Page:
India has one of the world’s most vibrant textile industries, employing over 35 million people, many of whom make colourful and intricate cloths and garments mo...stly by hand. When aspiring fashion designer, Paige Philogene, was offered a New Colombo Plan Mobility Grant to study for six months in India’s capital, New Delhi, she jumped at the opportunity to experience this unique industry first-hand.
“I would like to focus on a slow fashion model and bring back the importance of locally-made and ethically made,” she says. She hopes to one-day create clothes that people will cherish and, “that aren't going to be thrown out because the trend is over.”
Currently enrolled in a Bachelors of Fashion Design at the QUT (Queensland University of Technology), Paige moved to India in early 2016 to take up a place at the National Institute of Fashion Technology.
“Coming to Delhi was a bit of a shock… it was overwhelming and hard to adapt,” she recalls. “The best thing you can do is just go for it because you're never going to get that experience again of being part of… the college culture and meeting young people your age,” she says.
“We're learning in a different way to what we do at home,” she says. “ A lot of it is skill-based… so a lot of pattern-making from scratch… we're learning skills that are going to carry us through to wherever we go to work.”
For Paige, part of her New Colombo Plan Mobility Grants also involves hands-on opportunities to work in the fashion industry, such as assisting backstage at the country’s premier style event, the Amazon India Fashion Week.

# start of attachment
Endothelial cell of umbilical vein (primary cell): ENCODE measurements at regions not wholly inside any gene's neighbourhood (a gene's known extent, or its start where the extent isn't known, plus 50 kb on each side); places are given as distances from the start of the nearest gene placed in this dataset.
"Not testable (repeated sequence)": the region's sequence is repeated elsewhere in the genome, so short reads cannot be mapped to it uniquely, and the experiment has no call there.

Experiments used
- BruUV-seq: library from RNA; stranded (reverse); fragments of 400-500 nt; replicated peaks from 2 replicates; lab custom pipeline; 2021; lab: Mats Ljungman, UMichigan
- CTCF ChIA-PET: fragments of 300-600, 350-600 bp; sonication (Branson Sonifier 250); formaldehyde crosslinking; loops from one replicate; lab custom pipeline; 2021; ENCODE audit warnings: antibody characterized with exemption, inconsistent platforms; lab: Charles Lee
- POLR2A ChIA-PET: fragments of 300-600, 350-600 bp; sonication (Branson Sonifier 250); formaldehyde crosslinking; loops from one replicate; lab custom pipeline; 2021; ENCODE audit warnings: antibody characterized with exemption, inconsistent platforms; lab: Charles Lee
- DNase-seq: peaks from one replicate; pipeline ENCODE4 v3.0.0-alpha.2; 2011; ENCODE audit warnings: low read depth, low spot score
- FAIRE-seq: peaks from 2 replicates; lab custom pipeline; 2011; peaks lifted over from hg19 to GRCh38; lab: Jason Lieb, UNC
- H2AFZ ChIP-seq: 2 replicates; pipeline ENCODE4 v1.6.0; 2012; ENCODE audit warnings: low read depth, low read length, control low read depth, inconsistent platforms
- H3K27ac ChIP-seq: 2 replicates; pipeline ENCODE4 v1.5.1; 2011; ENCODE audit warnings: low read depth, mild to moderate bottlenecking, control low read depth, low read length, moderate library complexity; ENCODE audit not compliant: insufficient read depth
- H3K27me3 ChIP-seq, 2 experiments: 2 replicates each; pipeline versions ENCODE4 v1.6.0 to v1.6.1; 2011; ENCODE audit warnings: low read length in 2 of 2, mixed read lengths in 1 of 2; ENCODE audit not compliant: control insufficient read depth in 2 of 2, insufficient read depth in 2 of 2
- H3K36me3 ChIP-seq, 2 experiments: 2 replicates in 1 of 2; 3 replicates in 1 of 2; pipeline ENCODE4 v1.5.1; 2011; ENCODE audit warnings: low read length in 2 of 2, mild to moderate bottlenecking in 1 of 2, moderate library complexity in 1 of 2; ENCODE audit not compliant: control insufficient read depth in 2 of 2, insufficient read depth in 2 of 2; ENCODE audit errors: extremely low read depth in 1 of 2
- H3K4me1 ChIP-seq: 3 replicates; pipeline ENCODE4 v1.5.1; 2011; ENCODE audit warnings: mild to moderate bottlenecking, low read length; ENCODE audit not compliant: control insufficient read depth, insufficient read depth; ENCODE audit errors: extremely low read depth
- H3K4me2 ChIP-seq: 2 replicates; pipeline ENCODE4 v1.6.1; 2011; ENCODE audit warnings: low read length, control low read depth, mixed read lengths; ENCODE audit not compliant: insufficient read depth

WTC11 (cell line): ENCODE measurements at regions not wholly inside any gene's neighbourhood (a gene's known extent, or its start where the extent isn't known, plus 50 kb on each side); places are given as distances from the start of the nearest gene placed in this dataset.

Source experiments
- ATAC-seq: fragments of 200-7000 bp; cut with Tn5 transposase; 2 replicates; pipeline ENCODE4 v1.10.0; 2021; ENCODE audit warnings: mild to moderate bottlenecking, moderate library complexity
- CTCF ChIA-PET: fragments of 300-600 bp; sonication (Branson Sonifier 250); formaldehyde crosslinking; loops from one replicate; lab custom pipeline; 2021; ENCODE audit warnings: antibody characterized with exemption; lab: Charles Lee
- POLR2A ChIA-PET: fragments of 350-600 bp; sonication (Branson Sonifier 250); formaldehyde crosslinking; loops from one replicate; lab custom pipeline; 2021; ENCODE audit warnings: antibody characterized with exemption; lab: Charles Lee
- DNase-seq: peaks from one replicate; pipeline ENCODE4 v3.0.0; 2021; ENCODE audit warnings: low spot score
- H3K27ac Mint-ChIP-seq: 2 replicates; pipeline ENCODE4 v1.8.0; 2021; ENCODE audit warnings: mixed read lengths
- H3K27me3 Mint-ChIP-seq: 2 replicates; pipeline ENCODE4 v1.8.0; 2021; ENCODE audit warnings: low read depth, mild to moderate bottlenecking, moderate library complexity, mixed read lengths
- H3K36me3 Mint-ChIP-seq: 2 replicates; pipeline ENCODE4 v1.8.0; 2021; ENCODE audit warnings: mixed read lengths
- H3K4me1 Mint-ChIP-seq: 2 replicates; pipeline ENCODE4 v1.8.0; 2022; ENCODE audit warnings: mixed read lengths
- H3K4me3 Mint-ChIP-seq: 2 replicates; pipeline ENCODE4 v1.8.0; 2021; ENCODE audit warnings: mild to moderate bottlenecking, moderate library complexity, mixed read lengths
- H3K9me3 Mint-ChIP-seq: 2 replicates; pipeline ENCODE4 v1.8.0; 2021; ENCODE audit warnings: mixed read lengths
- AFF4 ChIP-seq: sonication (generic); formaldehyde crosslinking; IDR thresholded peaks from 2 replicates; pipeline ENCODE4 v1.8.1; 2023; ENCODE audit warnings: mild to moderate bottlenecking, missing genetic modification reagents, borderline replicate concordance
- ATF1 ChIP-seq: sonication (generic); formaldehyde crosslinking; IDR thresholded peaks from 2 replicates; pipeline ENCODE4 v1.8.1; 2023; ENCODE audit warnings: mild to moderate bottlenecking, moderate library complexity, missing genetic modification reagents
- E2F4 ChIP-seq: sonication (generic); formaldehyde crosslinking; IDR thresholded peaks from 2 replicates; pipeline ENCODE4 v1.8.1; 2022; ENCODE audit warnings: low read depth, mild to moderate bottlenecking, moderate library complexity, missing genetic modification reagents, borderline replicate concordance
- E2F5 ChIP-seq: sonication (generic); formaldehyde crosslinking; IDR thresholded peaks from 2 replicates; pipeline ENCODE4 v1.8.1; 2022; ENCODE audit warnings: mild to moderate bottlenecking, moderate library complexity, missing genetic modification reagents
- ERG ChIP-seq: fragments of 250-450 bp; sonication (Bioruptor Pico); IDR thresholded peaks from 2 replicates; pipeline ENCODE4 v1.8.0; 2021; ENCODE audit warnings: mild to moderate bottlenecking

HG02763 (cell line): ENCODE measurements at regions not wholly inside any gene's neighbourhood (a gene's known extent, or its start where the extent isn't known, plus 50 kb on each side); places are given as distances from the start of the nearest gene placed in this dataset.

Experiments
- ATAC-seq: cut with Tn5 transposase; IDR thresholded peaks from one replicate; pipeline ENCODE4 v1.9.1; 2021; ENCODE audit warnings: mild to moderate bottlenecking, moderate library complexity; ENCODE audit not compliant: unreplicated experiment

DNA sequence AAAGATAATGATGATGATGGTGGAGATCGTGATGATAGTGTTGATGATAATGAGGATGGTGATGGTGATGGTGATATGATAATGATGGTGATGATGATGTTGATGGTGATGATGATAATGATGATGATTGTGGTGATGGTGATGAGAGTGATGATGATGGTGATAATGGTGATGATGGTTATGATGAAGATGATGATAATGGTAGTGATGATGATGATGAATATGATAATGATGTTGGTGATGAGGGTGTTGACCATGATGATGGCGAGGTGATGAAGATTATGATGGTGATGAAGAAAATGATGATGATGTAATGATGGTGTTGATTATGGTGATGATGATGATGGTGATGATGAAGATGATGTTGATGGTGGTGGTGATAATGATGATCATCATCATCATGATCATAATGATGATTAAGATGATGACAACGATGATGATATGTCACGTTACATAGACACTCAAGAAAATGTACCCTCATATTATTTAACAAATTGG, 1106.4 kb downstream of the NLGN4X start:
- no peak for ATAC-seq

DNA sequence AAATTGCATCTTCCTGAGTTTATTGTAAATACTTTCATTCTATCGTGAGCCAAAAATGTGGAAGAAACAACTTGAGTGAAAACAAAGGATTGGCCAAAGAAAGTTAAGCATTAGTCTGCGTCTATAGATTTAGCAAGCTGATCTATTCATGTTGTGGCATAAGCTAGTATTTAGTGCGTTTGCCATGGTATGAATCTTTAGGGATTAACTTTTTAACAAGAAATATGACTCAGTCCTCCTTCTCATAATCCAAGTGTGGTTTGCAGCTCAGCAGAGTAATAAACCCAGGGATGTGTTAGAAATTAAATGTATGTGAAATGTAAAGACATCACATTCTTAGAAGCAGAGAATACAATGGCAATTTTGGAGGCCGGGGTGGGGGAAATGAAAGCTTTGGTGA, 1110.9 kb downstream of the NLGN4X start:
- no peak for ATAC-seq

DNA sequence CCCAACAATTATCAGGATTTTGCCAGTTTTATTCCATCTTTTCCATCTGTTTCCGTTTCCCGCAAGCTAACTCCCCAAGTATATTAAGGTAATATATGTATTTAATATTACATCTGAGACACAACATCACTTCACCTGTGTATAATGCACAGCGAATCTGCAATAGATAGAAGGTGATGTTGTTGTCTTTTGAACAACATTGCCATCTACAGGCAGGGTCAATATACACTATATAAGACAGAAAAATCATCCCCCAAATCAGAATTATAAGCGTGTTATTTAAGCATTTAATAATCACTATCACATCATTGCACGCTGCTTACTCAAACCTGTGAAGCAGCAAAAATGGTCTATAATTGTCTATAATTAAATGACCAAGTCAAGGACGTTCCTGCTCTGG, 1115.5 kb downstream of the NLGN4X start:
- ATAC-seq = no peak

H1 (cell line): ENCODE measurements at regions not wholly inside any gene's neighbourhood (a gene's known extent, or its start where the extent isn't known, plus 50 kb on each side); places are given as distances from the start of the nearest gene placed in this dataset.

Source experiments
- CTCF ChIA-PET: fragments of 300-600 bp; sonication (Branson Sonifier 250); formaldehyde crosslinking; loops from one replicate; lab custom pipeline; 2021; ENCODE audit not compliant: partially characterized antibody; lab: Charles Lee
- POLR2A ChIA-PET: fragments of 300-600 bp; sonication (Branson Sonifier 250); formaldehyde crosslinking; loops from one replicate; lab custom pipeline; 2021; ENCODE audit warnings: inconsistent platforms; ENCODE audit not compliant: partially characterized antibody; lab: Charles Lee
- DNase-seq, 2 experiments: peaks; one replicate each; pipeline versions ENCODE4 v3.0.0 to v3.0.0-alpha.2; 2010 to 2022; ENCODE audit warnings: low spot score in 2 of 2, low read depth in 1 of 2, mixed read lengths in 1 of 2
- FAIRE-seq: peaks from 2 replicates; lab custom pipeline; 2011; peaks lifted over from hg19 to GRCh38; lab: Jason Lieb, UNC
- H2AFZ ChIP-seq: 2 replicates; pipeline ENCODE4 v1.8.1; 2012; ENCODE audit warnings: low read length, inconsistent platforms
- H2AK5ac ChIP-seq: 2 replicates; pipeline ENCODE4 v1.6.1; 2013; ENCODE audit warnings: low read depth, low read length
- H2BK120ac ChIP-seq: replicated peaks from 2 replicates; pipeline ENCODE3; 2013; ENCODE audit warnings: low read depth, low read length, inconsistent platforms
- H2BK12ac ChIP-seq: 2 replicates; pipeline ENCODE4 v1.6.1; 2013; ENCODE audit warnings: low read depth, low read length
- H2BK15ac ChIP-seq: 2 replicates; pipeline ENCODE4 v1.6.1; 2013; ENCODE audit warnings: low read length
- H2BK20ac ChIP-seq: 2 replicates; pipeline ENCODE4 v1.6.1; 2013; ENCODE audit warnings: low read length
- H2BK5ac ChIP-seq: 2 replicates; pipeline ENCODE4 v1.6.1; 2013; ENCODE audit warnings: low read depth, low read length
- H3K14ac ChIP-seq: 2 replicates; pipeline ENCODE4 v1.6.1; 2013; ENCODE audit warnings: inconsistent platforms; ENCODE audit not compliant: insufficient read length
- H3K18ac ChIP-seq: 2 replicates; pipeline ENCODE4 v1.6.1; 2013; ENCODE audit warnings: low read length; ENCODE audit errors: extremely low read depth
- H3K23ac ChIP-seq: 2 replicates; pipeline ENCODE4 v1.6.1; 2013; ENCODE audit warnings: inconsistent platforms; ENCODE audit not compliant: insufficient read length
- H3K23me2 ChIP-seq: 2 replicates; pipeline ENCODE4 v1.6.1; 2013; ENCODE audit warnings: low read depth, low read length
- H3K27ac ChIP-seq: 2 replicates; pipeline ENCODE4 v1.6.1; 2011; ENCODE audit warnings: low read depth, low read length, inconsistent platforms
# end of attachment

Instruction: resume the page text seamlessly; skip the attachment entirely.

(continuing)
Run by the Fashion Design Council of India, this five-day event features fashions shows, trade fairs and an opportunity to meet and work with leading Indian designers whose creations are revealed and snapped-up by International buyers at this event.
“It’s awesome… You’re part of this big system that’s working together to put on a show,” she says. “Seeing this kind of production on a much bigger scale than I ever have before… I can come away from this having learnt from it.”
Paige says the experience in India has not only shaped the way she now thinks about fashion and her approach to design, but has enabled her to make friends for life. “It's cool to know a group of people here who may spread far and wide into different areas of fashion and I think it would be really awesome to know them in the future and potentially work together.”
Our cameras became part of the show today as we filmed leading contemporary dance artist Lordfai V. Pachimsawat in Bangkok. In Thai her name means "lightbulb", which is apt as after graduating from @thevictoriancollegeofthearts, she has been bringing new ideas that are shaping the small, but growing Thai contemporary dance scene. In her latest show, she uses dance and mirrors to connect with and reflect the audience. In this case it was our awestruck production team! #Australianglobalalumni Australia Awards #bangkokdanceacademy